C5 Battery Leak

lead shot

If you own a squeaky clean C5, you’re still likely concerned about an acidic force that could be slowly destroying your prized possession: Battery electrolytic acid leakage.

Any wet cell battery is subject to leakage and side terminal batteries have an additional burden of holding back liquid acid. The lead side terminal is bonded to the plastic case to prevent leaks, but rough handling can loosen the bond. Over-tightening the battery cable retaining bolt can also break the bond. If the battery cable retaining bolt is too long, it can crack the lead terminal and allow acid to flow out of the bolt threads. Overheating during battery charging can damage the case and start a leak. This will be evident when you notice the battery case bulging out on all four sides. Batter leak can occur at the seam where the top and outer case bond together. There are products that may stop the flow, but for how long?

Some battery manufacturers have paid for damages caused by leaking acid though it is difficult to pinpoint what caused the problem. Rough handling or poor construction? The concern is increased when a side terminal battery is in a C5 because it sits on top of some very important components. The acid has a tendency to flow along the battery cable that has the leaky terminal. In this case, damage may be occurring out of sight. Although all earlier Corvettes will incur damage from a leaking side terminal battery it is not as catastrophic. Since the leak is at the top side of the battery it requires more “slosh” to lower the acid level enough to damage the battery or affect battery performance. The battery is generally neglected unless it is causing an obvious problem, so the leak persists and slowly causes major damage.

I once heard a chilling story of a leaking battery in a C5 that resulted in a repair bill of approximately $8K. The acid destroyed multiple wire harnesses and the TAC (Throttle Actuator Control) module. I have dealt with many C5s that presented with A/C concerns and found no vacuum to operate the mode doors. Upon further inspection and testing, I found battery acid had destroyed the plastic vacuum lines that control the A/C system. In one case, battery acid was being drawn up the engine harness with engine vacuum. In all these cases the plastic vacuum line was replaced and any wire harness damage was minor and repairable. Even these repair bills were $400-800. Extensive damage is certainly possible if the problem is ignored until electrical components start to do peculiar things.

Enough with the dark side! As an owner, you can spot the problem and have it addressed before major damage occurs. If you find a white powdery film on the battery terminal retaining bolt or on the outside of the battery cable, you have an acid leak. In some cases, the terminal retaining bolt and cable is clean but there is an acid trail down the battery below the terminal. What do you do? Change to a top post? Installing a top post will obviously change the look and require a positive and negative battery cable change or cutting off the O.E. terminals and installing those hokey repair terminals.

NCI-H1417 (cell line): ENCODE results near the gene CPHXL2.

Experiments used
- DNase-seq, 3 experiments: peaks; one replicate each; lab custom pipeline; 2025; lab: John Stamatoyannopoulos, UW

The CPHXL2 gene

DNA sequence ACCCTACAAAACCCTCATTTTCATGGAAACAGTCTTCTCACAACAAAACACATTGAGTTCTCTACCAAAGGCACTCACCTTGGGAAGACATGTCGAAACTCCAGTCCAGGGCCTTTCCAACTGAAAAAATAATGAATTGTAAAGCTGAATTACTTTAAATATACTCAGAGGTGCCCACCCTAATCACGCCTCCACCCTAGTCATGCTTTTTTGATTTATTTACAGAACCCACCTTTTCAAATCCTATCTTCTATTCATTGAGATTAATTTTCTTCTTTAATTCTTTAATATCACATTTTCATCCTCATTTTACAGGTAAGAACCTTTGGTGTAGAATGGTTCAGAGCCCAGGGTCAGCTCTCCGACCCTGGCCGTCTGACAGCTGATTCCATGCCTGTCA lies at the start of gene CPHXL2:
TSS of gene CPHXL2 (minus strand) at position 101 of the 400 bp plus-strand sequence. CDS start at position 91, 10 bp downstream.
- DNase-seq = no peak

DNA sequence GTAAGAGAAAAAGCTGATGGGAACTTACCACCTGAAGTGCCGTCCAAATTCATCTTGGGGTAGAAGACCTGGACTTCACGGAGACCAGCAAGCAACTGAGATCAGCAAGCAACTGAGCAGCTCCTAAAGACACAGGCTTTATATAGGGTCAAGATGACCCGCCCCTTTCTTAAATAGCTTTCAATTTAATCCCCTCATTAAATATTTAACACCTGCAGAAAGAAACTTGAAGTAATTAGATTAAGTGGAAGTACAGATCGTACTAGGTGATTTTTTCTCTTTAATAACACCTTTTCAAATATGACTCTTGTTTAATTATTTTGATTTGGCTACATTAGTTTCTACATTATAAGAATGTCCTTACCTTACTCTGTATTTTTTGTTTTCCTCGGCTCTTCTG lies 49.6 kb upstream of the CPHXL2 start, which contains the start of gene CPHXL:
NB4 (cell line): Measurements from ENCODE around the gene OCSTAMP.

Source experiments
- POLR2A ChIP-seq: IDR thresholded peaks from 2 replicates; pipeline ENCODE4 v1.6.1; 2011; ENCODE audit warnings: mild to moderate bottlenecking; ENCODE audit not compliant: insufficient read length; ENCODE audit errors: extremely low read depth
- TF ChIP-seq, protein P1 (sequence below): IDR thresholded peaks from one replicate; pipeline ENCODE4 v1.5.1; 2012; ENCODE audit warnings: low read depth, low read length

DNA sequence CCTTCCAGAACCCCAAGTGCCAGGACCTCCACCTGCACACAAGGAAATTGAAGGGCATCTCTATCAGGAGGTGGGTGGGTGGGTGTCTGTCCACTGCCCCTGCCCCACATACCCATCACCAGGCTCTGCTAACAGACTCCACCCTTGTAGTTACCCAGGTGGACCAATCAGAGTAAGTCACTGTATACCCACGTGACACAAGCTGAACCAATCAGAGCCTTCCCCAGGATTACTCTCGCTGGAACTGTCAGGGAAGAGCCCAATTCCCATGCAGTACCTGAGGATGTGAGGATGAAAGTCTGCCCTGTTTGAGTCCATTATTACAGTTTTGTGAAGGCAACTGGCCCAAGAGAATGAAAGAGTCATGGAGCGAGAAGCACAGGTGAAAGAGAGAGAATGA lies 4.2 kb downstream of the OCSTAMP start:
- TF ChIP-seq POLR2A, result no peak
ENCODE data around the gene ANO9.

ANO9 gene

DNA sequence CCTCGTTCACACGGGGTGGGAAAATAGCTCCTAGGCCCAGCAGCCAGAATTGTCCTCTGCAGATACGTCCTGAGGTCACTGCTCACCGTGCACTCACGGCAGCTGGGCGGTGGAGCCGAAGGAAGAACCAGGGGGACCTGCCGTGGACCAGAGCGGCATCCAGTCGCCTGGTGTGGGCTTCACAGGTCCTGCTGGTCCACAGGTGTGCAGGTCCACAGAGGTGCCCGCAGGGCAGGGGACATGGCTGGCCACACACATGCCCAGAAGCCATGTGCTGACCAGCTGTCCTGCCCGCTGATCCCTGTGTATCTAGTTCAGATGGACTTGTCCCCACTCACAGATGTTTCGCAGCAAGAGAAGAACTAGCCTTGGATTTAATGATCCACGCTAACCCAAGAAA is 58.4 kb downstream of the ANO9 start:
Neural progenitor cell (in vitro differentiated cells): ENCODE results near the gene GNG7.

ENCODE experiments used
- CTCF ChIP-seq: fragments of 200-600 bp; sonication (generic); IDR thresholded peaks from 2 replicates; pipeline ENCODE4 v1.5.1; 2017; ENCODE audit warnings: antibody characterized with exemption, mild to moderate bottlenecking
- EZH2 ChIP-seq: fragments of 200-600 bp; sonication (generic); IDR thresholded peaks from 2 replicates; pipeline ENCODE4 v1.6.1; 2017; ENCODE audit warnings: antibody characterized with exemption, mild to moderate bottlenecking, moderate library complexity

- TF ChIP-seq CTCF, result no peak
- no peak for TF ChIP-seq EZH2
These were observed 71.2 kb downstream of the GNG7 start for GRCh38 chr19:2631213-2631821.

If you are using an O.E. or aftermarket replacement battery, install a Battery Mat first (part # 171002) to soak up any acid that might leak. The Battery Mat is a treated fiber mat that will retain and neutralize the acid. You still have to keep an eye on the terminals for the white corrosive powder because it is warning you that most likely acid is permeating the battery cable and headed towards the starter.

001

This positive terminal retaining bolt is showing minor corrosion. This is the best time to catch a problem. The cable terminal is not corroded and replacing the retaining bolt will eliminate further corrosion. The part number for correct cable retaining bolts is 173028 for 1969-2004 Corvettes. Be sure to check the length of original bolt before putting the replacement in the battery.

002

With the battery tray removed, you can see the harnesses below the battery along with the PCM (Powertrain Control Module) and TAC module. If this area has had battery acid spillage, thoroughly mix some baking soda and water (small box + quart water) and pour the mixture over the entire area. Then hose it out with tap water. If the plastic looms are damaged, seek professional help. The wiring condition will need to be evaluated to see if it can be saved or if replacement is required.

003

These gray connectors are used to connect the various computers together and are located next to the battery, near the positive cable. Check all the gray connectors for damage. If they are intact, use the baking soda and water mixture here also. If the connectors are damaged, the terminals may also be damaged, so keep the water away from them until their condition is evaluated.

004

This battery terminal looks harmless but it is already showing signs of leakage. The shiny lead will be dull in short time once the acid takes over. Tiny droplets of acid are near the terminal and it appears that the top of the battery is not bonded properly to the case on this battery. Be wary of this area!

Story and photos courtesy Chris Petris

Leave a Reply

Your email address will not be published. Required fields are marked *